DOI: 10.1093/sexmed/qfad054 ISSN: 2050-1161

Delayed, dramatic breast swelling in a transgender woman: a case report

Kathryn Szymanski, Naikhoba Munabi, Maurice Garcia, Edward Ray
  • Behavioral Neuroscience
  • Urology
  • Dermatology
  • Reproductive Medicine
  • Endocrinology
  • Endocrinology, Diabetes and Metabolism
  • Psychiatry and Mental health



As the number of gender-affirming procedures performed in the United States increases, physicians caring for gender-nonconforming patients, regardless of practice location and focus, will likely encounter transgender women with breast implants. Increasingly, transgender women are seeking breast feminization. However, this population is less consistently receiving surveillance and routine breast care than cisgender women.


This report aims to add to the growing body of knowledge addressing breast augmentation complications in transgender women and to highlight disparities in healthcare.


A case of breast implant–associated seroma at our institution was analyzed through chart review. A literature review was conducted using PubMed to gather all articles discussing breast implant–associated fluid collections in transgender patients. Prior to publication of this report, a Waiver of Consent was granted by the E.R.’s Institutional Review Board for the study under which this article was prepared.


Our patient was an African American transgender woman presenting initially at age 60 with significant asymmetry due to dramatic swelling of her left breast. The patient underwent bilateral breast augmentation outside of the United States 2 decades prior. The patient noted a gradual painless increase in her left breast size starting 3 years prior. She admitted that she was hesitant to seek a second opinion after being treated dismissively by another surgeon. Subsequent management included mammography and mirrored recommendations for late breast implant–associated seromas in cisgender patients: ultrasound, aspiration for cytology and culture, and removal of the implant and capsule.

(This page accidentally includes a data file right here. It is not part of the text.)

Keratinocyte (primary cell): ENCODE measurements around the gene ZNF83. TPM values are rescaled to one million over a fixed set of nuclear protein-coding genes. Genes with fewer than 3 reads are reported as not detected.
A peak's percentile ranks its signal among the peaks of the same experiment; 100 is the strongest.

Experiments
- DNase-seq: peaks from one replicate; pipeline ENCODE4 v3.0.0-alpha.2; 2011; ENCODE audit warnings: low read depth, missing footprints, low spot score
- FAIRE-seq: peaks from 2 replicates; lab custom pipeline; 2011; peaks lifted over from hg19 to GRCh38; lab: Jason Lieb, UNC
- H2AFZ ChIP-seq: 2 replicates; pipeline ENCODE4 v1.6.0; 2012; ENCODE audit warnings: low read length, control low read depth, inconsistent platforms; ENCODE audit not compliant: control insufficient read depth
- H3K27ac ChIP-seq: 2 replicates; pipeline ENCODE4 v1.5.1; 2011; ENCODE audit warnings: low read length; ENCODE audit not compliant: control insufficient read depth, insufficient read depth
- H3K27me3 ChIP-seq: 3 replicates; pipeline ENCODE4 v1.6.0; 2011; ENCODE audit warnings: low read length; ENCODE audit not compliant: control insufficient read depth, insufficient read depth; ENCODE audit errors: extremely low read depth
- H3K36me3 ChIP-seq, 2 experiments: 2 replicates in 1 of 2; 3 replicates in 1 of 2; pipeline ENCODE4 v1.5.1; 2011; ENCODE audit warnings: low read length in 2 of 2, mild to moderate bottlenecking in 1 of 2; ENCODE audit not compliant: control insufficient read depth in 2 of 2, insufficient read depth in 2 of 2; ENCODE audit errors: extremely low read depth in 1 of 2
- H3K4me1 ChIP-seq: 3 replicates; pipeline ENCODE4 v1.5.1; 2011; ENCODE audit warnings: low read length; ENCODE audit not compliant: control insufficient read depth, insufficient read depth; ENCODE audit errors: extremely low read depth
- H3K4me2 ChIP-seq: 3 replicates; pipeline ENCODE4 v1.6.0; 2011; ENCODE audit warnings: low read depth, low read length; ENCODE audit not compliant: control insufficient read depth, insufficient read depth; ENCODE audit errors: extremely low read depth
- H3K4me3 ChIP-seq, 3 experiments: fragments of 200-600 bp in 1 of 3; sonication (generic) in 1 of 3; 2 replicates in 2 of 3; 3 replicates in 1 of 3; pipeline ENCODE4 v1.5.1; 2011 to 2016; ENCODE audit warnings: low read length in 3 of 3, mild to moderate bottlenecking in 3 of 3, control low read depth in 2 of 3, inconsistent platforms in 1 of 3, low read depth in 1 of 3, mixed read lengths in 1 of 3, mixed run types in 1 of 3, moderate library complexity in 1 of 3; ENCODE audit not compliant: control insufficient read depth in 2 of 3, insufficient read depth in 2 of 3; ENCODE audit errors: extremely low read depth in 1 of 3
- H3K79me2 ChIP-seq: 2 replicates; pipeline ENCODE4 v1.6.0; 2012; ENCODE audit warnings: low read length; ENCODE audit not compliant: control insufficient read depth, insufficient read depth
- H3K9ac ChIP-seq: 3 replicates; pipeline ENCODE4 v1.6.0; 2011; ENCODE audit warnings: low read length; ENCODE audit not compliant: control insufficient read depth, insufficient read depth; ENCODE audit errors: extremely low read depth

The fluid collection in our patient was determined to be a chronic hematoma and was managed surgically. Though this patient eventually achieved a good outcome, treatment was delayed due to barriers she faced as a transgender woman.

Clinical Implications

Literature demonstrates that recommended management of late-onset breast-implant-associated seroma does not differ based on gender identity; however, transgender and GNC adults are more likely to receive less thorough care than cisgender women. Any patients undergoing breast augmentation with implants should be routinely evaluated for late complications, including seromas, which require prompt attention and methodical evaluation due to their potentially malignant nature.

Strengths and Limitations

This article is limited in that it is a single report of breast seroma. It is strengthened by a PubMed review gathering all articles discussing breast-implant-associated fluid collections in transgender patients.


We propose better education of physicians on how to care for transgender and gender-diverse patients should help mitigate the neglect and late presentation of such medical conditions in this vulnerable and marginalized population.

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